The deal involved Manhattan’s West Side Yards, a sprawling, 77-acre tract abutting the Hudson River between 59th and 72nd Streets and at the time the largest privately owned undeveloped stretch of land in New York City....
Trump’s plans for the property included office and residential space; a new broadcasting headquarters for NBC; a rocket-ship-shaped skyscraper that would have been the world’s tallest building and cast shadows across the Hudson River into New Jersey; and a $700 million property tax abatement from the city as an incentive to build it. The $4.5 billion project -- which Trump called Television City -- would have been New York’s biggest development since Rockefeller Center....
With the property, financing and plans in place, a large part of what Trump needed to do to make Television City a reality was to bring together different stakeholders: locals (like the late actor Paul Newman) who wanted parks and a less imposing development, and a mayor, Ed Koch, who had his own outsize personality and who was trying to balance the city’s redevelopment with the needs of the area’s longtime residents.
Had Trump appeased these interests, he might have made the project a reality. Instead, the author of “The Art of the Deal” quickly became entangled in an epic, only-in-New-York round of public fisticuffs with Koch in the spring and summer of 1987. The brawl devolved into name-calling -- and ultimately helped doom a deal that could have had vastly different results if Trump chose different tactics.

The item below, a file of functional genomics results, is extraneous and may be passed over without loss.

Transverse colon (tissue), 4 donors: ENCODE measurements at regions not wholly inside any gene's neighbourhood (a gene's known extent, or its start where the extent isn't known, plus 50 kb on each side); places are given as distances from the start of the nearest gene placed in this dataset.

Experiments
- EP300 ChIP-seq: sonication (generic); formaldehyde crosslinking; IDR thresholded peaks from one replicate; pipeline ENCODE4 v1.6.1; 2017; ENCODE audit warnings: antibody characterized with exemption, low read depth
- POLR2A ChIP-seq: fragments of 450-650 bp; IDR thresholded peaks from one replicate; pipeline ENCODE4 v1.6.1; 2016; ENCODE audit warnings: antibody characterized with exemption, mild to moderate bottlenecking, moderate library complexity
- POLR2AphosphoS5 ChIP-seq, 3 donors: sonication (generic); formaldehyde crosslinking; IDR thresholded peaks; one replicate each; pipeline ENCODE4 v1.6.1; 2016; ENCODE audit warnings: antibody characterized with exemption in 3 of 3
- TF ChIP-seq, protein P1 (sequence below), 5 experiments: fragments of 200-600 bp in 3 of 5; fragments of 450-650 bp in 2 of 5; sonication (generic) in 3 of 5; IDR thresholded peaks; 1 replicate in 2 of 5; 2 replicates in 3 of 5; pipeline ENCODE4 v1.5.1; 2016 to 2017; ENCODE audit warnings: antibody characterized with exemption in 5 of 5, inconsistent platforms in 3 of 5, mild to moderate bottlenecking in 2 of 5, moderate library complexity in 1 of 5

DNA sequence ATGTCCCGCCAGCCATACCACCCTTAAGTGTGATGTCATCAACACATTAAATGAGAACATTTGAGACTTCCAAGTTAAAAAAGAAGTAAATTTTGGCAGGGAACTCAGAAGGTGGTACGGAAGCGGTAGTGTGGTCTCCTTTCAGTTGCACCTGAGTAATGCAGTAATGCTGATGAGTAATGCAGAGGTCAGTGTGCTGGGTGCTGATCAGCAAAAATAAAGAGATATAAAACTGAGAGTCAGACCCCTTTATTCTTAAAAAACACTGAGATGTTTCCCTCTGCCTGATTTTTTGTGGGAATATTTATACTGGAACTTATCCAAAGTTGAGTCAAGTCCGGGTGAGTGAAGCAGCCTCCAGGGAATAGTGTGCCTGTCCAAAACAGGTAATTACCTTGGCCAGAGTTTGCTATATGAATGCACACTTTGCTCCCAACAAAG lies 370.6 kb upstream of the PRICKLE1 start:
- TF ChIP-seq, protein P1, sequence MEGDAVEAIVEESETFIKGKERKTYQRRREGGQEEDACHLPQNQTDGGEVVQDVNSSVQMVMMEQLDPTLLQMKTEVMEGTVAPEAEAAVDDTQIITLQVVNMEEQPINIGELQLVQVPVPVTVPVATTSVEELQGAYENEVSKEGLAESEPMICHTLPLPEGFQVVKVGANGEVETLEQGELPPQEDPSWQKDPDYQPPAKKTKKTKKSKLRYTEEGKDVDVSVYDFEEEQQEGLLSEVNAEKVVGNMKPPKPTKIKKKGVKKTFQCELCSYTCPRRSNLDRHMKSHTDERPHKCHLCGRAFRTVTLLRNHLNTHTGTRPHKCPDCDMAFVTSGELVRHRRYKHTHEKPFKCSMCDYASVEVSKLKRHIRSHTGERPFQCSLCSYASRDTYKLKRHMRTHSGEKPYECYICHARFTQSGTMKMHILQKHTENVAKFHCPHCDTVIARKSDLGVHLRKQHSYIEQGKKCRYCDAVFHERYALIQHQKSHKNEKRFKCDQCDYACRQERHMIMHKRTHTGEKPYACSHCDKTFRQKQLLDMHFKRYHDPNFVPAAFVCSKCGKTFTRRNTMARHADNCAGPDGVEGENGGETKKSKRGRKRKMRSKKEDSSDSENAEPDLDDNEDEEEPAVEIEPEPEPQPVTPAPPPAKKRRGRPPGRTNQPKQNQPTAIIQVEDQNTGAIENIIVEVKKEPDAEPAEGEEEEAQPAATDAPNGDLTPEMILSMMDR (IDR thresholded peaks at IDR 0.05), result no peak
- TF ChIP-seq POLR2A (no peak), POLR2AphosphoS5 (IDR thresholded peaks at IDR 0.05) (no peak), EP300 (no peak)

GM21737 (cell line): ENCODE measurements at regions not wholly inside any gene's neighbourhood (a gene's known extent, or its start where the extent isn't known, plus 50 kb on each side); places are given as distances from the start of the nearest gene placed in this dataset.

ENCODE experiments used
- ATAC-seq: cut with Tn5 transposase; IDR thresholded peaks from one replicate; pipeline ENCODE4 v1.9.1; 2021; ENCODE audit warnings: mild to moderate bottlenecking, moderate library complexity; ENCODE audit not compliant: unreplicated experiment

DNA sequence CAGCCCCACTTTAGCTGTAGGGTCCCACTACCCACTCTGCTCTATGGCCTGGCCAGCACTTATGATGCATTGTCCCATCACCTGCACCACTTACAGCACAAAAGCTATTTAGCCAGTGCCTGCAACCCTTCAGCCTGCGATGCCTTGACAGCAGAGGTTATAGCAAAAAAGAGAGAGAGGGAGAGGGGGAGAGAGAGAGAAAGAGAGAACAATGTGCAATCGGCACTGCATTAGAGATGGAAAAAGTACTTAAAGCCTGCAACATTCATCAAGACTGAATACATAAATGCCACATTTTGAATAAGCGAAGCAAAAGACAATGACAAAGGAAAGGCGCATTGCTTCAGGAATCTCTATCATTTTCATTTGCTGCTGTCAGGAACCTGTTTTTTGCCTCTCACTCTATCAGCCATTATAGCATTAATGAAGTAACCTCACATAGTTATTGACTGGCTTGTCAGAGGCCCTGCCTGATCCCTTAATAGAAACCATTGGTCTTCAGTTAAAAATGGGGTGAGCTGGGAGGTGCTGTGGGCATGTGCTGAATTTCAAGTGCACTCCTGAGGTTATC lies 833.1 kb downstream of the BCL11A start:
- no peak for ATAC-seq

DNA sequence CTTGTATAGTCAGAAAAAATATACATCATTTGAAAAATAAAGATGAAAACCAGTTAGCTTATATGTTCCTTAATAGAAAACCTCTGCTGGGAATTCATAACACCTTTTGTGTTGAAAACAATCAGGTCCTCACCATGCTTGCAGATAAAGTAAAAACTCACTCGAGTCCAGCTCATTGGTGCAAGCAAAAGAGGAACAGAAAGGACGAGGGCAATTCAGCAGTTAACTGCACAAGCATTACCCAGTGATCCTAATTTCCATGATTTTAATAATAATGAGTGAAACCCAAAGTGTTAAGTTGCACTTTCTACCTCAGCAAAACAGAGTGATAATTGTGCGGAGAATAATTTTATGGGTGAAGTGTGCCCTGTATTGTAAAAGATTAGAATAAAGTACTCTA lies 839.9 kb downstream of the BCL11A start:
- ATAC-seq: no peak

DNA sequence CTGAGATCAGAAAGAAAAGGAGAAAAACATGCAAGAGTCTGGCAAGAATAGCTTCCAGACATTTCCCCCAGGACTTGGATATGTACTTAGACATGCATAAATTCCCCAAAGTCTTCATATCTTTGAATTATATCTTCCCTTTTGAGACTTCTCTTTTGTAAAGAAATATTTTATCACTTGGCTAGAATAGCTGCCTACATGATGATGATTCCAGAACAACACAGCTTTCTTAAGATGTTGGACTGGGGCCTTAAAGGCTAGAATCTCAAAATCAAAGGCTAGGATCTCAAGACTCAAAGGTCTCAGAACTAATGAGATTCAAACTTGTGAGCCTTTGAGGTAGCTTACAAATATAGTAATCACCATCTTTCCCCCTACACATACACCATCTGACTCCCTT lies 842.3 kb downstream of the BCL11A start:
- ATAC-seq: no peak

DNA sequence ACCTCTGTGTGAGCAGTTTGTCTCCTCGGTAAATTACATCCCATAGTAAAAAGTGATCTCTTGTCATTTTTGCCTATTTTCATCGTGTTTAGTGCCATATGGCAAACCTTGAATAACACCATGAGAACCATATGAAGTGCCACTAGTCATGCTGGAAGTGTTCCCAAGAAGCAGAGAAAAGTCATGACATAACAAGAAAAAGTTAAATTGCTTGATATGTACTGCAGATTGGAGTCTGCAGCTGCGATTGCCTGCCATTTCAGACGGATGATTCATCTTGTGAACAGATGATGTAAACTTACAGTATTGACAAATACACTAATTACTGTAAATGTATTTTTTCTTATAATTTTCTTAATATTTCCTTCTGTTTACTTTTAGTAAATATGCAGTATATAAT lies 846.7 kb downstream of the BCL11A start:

After learning that Koch was going to turn down his request for the $700 million abatement for Television City, Trump dashed off a letter to the mayor.
“For you to be playing ‘Russian Roulette’ with perhaps the most important corporation in New York over the relatively small amounts of money involved because you and your staff are afraid that Donald Trump may actually make more than a dollar of profit, is both ludicrous and disgraceful,” he wrote to Koch.
Koch wrote back to Trump, warning him to “refrain from further attempts to influence the process through intimidation.” Koch then held a press conference, during which he released the letters and said he wasn’t going to give Trump the abatement.
Trump doubled down, holding his own press conference and calling on Koch to resign. The battle played out in a carnivalesque stream on TV and on the front pages and gossip columns of newspapers.
Koch said Trump was “squealing like a stuck pig.” Trump said Koch’s New York had become a “cesspool of corruption and incompetence.” Koch said Trump was a “piggy, piggy, piggy.”
Trump said the mayor had “no talent and only moderate intelligence” and should be impeached. “Ed Koch would do everybody a huge favor if he would get out of office and they started all over again,” he noted. “It’s bedlam in the city.”
Things quieted down for a little while, and then Koch announced that he would zone the Yards for a project about half the size of what Trump wanted for Television City. Koch also gave NBC tax breaks that persuaded it to stay put in Rockefeller Center.
Trump promised that he would eventually build Television City “with or without the current administration” in City Hall. But he never did.
said he could not offer Mr. Trump a deal that was so generous that it would have antagonized all the other corporations that have remained in the city. And, the Mayor added, he could not empty the public treasury just to assuage the network and the developer.So NBC got a tax break to stay in the city, and Trump was left to stew.
The legend notwithstanding, Trump as a developer didn't always win -- far from it. You could beat him then if you cared about your interests more than his. And you can beat him now the same way.